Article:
Anderson & Boback Logo

All About the Discovery Process

Published
Categorized as Illinois Divorce, Property Division

There are two main purposes for obtaining a divorce. The first purpose is to dissolve the marriage, and the second purpose is to distribute marital property. Many divorcing parties are aware of all of the marital assets, however, there are also many parties that choose to keep their assets separate throughout their marriage, and they are thus not aware of all of the marital assets. The courts in Illinois require the parties to be made fully aware of each other’s assets prior to entering into a divorce agreement, and the process that the parties use to obtain this information is called “discovery”.

Some divorces have minimal, voluntary discovery, where both parties submit current account statements, form 13.3.1 disclosure statements and other documentation showing what their assets are, on a voluntary basis. Other parties do not want to disclose their assets unless their hand is forced, and for those types of cases we issue formal discovery. The most common discovery that is issued is a request for documents as well as a request for answers to interrogatories. The documents requested are typically financial account statements, retirement statements, credit card bills, mortgage statements and any other financial documents that show what each party has. The interrogatories are typically questions regarding what assets the parties have. Once served, the responding party has twenty-eight (28) days to respond.

Once the parties turn over their documents to each other, the attorneys and parties review the other parties’ statements and documents to make sure that all assets are accounted for. Sometimes it will appear that an account hasn’t been disclosed and those statements will be requested. Other times the parties may need to update their account statements, if the litigation is continuing. Discovery is a very useful process when used correctly. However, it can also be an expensive process if the parties are non-compliant, or, if there are many accounts that have to be reviewed. Overall, discovery is an important process that all divorcing parties need to go through at some level in order to be certain that the divorce agreement they are entering in to is not unconscionable, whether it is turning over a 13.3.1 disclosure and pay stubs, or turning over years of bank account statements. Our attorneys are seasoned in discovery collection and issuance, and if you are uncertain about your and your spouses’ assets and are going through a divorce, call our attorneys to set up a consultation.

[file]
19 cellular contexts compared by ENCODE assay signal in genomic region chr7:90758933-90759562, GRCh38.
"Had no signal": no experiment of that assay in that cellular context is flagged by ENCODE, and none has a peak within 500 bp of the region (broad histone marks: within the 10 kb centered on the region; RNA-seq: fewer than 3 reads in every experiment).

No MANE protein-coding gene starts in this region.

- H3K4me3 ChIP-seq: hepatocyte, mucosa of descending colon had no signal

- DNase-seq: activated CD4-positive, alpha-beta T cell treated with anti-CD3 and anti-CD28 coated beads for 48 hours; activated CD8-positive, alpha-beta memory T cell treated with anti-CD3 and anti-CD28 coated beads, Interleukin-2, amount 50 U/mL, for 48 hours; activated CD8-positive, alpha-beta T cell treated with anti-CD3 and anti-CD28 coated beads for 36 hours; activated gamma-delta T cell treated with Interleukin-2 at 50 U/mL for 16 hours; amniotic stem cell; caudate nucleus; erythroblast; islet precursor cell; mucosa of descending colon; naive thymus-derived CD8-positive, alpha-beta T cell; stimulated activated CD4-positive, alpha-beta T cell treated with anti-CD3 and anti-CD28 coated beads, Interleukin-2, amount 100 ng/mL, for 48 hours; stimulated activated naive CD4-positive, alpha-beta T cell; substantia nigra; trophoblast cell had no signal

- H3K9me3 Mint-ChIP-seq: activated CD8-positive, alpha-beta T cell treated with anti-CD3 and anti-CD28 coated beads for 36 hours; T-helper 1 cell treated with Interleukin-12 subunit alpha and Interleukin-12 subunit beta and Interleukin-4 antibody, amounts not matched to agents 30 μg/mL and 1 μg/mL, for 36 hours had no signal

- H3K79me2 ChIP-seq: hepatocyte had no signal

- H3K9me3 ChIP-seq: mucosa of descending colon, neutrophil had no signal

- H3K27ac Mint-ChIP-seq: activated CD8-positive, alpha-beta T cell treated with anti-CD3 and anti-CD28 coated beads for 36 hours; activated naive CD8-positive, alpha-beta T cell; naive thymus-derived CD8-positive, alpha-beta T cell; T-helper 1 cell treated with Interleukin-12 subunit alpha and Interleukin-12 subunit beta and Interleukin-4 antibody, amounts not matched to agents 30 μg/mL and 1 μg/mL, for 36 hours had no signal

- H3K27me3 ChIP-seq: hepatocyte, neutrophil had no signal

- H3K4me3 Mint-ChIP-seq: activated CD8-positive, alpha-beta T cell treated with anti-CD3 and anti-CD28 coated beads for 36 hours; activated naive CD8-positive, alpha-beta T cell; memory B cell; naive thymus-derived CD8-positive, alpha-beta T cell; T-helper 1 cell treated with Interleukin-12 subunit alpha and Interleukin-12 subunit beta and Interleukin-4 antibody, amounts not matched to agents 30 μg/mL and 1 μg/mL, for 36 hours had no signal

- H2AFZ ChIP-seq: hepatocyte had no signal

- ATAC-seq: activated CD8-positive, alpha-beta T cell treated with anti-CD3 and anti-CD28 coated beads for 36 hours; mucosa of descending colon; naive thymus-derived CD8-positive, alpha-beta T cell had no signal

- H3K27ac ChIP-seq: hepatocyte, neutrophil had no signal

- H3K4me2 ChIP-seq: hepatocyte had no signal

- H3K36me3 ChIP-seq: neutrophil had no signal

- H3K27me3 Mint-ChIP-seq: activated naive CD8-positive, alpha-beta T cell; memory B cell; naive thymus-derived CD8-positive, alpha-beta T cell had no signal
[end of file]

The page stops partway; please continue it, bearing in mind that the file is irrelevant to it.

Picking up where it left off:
Was this information helpful?

You May Also Like

What Is Child Support? Child support is the terminology used to describe the periodic or ongoing payments one parent makes to the other following a divorce to assist in raising their shared children. Child support is thus a combination of…

Wonder if your spousal maintenance is modifiable? This question was addressed in Scarp v. Rahman when the father in the case of sought to modify his maintenance obligation.  The trial court would not allow the modification so he sought an…

Birthdays are a big deal to kids - they usually get a party with their friends with cake, balloons, presents, and if they are lucky, a ball pit to jump into at Chucky Cheese! The day is all about them.…

Our firm represents a lot of military families and for the most part, handling a military divorce is just like any other divorce.  There are specific rules that need to be followed, however, and those parents in the military facing…

Changes to Spousal Maintenance Law in Illinois In 2019, a significant change in the tax code was made regarding maintenance, which resulted in spousal maintenance (formerly known as “alimony”, also known as “spousal support”) being tax-free to the recipient and…

Illinois has modified its statutes wherein parents are now allocated “parental responsibilities” and “parenting time” instead of “custody”.  The purpose of these changes was to try and give the parents less to fight over.  You can win “custody” but winning…

RECENT POST
Categories
Archives
Anderson & Boback small logo

Download our Divorce Planning Guide today!

Get the information you need to prepare for divorce with our free resource Guide to Planning for Your Divorce.

What our clients are saying

Schedule a Discreet Consultation Today!

    Firm Overview
    ANDERSON & BOBACK

    Anderson & Boback is a highly-respected, experienced Chicago family law firm, skilled in negotiation and litigation. When divorce and other family law issues make your life chaotic and uncertain, you want your case resolved as quickly and fairly as possible. Call Now 312-715-0870